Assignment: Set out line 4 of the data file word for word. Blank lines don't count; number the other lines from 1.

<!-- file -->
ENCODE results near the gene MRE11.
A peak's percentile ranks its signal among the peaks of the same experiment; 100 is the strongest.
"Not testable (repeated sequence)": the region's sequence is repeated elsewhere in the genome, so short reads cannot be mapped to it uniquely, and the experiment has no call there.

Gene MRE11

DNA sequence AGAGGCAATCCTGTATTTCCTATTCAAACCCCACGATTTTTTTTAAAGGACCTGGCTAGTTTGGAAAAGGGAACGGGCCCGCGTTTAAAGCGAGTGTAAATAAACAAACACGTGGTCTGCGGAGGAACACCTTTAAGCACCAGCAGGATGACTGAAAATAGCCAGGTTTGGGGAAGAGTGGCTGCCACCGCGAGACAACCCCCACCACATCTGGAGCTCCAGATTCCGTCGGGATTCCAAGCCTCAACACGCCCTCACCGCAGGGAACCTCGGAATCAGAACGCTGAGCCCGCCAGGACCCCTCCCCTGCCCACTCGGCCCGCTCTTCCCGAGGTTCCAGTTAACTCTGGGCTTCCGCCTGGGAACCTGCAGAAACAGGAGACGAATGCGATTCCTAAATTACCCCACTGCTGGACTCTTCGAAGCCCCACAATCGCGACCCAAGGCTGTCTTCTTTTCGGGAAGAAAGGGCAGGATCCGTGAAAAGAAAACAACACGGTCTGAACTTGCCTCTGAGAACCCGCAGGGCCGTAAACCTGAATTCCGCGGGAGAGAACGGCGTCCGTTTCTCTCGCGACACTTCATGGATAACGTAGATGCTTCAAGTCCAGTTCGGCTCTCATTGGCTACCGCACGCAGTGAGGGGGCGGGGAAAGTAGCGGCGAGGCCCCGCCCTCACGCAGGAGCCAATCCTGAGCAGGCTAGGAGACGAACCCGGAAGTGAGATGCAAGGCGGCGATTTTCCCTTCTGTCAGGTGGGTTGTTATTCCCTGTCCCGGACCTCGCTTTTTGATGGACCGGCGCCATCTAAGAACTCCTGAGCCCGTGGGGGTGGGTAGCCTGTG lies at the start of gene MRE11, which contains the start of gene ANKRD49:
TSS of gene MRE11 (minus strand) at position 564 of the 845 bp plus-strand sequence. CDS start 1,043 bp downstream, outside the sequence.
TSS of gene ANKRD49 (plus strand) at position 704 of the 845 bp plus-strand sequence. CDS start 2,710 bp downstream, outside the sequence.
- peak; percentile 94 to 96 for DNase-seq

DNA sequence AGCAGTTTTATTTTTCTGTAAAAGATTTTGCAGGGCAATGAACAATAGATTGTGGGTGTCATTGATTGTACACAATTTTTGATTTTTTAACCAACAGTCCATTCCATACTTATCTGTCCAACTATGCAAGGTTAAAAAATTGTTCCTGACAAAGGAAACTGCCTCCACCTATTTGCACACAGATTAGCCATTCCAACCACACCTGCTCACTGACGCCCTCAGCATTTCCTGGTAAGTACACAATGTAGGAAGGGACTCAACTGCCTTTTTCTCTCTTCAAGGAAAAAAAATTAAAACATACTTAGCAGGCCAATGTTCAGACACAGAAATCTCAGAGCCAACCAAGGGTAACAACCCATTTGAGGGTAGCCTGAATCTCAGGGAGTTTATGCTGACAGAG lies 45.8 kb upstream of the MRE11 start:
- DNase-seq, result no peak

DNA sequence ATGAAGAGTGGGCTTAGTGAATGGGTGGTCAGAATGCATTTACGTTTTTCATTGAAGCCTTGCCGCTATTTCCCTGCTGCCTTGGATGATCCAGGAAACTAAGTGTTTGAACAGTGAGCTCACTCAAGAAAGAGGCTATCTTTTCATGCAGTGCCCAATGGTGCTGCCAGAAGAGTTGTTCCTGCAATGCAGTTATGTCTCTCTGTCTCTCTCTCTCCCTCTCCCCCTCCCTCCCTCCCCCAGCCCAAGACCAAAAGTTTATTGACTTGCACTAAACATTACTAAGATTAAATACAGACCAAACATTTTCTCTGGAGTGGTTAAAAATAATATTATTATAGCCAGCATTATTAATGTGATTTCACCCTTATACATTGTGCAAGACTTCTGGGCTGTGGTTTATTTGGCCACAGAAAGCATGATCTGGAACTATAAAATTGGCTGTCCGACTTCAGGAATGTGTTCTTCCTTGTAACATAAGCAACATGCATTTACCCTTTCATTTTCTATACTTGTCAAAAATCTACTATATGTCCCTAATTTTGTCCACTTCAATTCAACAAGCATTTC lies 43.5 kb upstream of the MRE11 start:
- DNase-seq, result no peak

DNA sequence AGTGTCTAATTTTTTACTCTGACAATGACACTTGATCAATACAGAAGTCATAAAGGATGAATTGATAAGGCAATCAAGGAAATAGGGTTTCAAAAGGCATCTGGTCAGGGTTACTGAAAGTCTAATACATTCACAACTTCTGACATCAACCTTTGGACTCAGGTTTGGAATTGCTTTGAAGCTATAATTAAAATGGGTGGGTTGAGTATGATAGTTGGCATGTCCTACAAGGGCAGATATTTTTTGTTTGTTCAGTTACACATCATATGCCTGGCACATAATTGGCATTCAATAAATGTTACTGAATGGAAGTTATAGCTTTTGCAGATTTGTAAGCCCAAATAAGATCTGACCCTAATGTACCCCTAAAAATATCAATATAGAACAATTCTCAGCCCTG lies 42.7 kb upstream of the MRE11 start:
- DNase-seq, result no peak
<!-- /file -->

Gene MRE11